Is it 'safe' to use a convertible note for an ESIC?

The short answer is probably no, notes must convert to an equity interest to be eligible.

From an investor perspective, Esic tax benefits may be created at the time new shares are issued by a qualifying company, to a qualifying investor. Why? The law aims to incentivise equity investment, not debt or hybrid equity investment.

*eligibility criteria apply

Can I use a convertible or safe note?

Yes, a Simple Agreement for Future Equity (SAFE) or convertible notes can be used by an eligible esic, however all parties need to be aware that the ATO determine ESIC outcomes when an equity interest arieses which happens on conversion to new shares, not when the note is purchased (unless detailed tests can be met).

The issue of convertible notes is treated as debt until they are converted into equity (new shares).

But what about Safe notes? They are equity are they not? ...well not exactly… the ATO have not made any public announcement, though unofficially, these are seen as ‘an agreement to future equity’, which is not a ‘new share’ it’s an agreement to issue new shares if the terms of the agreement are met.

This is why ESIC benefits will be secure when conversion occurs, and all parties need to consider if ESIC status will be lost at that time.

What is a convertible note?

A convertible note is a debt that converts into equity. Start-ups can use them over a short term with automatic conversion to equity at a predetermined millstone or later funding round.

This may be attractive to Start-ups as it  avoid placing a value on the business before it has enough operative history for a ‘full valuation’ and the investors typically receive somewhat more security and may receive or compound a coupon (interest income).

In practice, the rights to a debt in a struggling startup maybe worth little more than an equity interest, so we recommend you consider the structure fully and seek advice.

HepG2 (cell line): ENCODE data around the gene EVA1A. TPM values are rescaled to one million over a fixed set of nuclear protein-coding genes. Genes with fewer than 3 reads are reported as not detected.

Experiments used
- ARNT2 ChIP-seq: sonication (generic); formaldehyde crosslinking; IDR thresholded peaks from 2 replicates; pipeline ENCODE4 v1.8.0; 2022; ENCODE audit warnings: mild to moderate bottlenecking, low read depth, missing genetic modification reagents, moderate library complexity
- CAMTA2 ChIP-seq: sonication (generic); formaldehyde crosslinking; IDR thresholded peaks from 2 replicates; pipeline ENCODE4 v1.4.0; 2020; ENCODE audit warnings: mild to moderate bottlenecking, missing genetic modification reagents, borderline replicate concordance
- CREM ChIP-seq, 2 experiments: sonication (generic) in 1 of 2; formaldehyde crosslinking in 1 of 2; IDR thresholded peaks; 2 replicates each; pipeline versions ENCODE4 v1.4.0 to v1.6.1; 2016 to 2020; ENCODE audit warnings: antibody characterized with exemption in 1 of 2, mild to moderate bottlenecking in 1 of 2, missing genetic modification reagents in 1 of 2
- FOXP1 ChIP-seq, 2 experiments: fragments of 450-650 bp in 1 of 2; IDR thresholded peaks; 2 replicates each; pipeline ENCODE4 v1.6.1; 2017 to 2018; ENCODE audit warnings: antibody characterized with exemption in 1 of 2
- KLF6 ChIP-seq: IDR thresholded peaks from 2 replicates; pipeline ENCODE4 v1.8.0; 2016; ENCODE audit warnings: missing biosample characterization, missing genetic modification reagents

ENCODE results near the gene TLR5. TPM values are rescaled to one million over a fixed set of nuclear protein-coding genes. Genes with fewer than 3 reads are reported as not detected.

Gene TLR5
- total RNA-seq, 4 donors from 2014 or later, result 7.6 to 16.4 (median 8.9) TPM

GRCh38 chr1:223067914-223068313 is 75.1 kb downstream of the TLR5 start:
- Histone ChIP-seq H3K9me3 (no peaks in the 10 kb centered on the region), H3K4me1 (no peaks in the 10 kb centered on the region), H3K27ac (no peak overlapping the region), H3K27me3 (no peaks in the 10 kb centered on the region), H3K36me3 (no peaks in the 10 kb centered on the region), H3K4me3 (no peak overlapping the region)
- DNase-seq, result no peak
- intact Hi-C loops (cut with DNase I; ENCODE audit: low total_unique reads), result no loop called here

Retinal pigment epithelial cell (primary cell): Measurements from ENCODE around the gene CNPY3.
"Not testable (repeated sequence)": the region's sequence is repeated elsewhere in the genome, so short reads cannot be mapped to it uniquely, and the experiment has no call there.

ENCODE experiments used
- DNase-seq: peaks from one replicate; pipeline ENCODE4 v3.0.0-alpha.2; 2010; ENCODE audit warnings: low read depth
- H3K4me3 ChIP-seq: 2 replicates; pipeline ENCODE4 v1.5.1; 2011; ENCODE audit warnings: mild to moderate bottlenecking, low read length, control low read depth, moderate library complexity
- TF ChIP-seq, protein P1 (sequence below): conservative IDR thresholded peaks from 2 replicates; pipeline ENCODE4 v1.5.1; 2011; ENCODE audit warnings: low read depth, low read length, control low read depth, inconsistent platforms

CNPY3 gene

Will safe notes qualify for esic?

SAFE means ‘simple agreement for future equity’. The issue of a safe note will not qualify for esic, only the conversion will.

Some SAFE note advocates present these notes as equity, though the current tax regulatory view is they are not, for ESIC purposes at least.

How can this be? If a safe is ‘just’ a convertible note without the interest, term and loan terms, why isn’t it equity? It’s a fair question, worthy of an ATO private binding ruling, however the simple analogy is stock options, which are a rights to buy shares, rather than a share in themselves.

A safe could be seen as a ‘reverse stock option’, with capital upfront, and equity later, though in either case, the clean ‘membership’ between shareholder and company has not been established, hence no ESIC status, yet*.

Given this analysis is provided in an untested regulatory position (subject to change), it is our view that the reader should consider convertible and safe notes ineligible for esic status prior to conversion

Considering that the auditors first point of reference is typically ASIC shareholder records, and those note issues will be nowhere to be found.

Are Safe Notes popular in Australia?

Whilst convertible notes are in common use in Australia, safe notes were quite uncommon until the last 5 years.

You’ll find certain niche’s starting to use these commonly, which can be reason for query, given the issuer background and relative applicability of hybrids in ordinary investment circles.


In our view, safe notes may be appropriate for hyper growth start-ups, the future unicorn if you will, rather than a regular high growth start-ups. 


Safe notes 'feel' right, if the issuer is rationally confidendent of having 10 notable investors in a room within day, fighting over one another to invest in a seed round at notional 15m-50m USD pre-money valuation. If the issuer is working hard to close a 5m pre-money round for 3 months, its time to reconsider a regular offer, it will help your ESIC eligibility as well.